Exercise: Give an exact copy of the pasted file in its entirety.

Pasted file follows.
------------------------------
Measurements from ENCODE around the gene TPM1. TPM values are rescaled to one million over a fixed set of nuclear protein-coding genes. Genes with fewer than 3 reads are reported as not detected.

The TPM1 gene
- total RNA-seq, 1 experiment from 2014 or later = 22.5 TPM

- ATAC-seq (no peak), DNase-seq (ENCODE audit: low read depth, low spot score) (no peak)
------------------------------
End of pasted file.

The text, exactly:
Measurements from ENCODE around the gene TPM1. TPM values are rescaled to one million over a fixed set of nuclear protein-coding genes. Genes with fewer than 3 reads are reported as not detected.

The TPM1 gene
- total RNA-seq, 1 experiment from 2014 or later = 22.5 TPM

- ATAC-seq (no peak), DNase-seq (ENCODE audit: low read depth, low spot score) (no peak)